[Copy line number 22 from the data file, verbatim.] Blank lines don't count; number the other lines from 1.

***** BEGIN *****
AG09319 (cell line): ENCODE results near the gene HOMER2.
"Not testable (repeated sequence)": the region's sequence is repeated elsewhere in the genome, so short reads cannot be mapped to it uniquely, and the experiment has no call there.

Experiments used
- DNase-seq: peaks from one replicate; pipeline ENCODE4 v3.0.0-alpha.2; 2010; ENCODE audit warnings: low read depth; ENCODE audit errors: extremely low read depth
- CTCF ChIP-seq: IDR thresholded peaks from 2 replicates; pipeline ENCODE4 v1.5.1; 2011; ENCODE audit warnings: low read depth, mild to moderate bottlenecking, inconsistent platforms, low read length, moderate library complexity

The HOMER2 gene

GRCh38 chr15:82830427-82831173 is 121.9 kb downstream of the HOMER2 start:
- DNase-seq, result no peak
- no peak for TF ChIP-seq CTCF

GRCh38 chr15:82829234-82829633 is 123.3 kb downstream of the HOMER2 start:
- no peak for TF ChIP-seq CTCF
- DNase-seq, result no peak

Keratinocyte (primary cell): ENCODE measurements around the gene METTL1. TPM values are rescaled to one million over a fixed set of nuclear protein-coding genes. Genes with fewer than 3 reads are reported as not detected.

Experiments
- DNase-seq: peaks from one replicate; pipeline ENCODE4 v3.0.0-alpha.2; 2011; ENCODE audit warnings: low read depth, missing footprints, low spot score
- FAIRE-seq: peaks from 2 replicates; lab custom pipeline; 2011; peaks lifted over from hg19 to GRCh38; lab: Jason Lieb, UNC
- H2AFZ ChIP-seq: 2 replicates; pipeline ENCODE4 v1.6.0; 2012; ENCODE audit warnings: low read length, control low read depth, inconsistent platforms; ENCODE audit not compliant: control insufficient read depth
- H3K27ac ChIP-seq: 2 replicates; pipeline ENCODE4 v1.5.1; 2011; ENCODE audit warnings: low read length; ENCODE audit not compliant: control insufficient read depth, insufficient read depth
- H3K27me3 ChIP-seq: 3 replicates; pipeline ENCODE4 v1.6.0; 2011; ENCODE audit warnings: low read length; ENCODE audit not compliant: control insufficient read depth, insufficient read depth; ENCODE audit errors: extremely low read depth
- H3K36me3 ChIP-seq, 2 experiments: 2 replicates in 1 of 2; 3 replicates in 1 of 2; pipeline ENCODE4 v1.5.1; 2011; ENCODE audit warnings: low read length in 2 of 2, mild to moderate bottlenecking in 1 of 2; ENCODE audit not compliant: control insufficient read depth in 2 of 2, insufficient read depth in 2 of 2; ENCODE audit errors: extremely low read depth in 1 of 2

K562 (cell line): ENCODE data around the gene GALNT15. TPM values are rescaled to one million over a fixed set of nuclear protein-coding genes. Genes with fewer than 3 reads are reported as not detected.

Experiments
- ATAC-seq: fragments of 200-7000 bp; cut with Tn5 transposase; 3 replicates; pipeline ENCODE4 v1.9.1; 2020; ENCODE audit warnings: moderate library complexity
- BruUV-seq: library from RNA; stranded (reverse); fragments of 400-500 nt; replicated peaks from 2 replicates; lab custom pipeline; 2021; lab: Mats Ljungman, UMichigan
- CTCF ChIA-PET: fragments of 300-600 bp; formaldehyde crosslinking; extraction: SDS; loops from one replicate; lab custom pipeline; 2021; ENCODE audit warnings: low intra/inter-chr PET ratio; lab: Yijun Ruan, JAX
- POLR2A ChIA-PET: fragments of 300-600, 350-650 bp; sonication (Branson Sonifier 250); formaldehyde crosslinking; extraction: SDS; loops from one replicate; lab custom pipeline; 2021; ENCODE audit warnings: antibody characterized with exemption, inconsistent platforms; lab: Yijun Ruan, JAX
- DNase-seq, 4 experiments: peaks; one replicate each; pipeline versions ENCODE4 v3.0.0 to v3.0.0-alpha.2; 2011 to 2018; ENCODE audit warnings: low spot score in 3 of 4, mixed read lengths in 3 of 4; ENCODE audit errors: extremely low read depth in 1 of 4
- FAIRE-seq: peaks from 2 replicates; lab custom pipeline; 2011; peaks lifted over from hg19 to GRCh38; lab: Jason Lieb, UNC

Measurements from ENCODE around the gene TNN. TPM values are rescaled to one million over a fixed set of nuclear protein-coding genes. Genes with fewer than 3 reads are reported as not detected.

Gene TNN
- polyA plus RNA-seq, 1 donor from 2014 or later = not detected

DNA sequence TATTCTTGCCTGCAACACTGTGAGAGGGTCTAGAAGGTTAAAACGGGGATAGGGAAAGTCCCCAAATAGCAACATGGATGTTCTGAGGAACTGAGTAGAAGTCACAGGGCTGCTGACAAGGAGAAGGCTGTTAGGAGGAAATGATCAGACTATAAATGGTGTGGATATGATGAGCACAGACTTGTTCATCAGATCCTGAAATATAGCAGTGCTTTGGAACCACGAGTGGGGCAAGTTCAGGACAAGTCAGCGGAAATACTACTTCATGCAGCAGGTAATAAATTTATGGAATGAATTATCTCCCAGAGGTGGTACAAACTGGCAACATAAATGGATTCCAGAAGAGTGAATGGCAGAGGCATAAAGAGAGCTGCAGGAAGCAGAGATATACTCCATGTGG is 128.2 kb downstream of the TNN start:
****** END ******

Experiments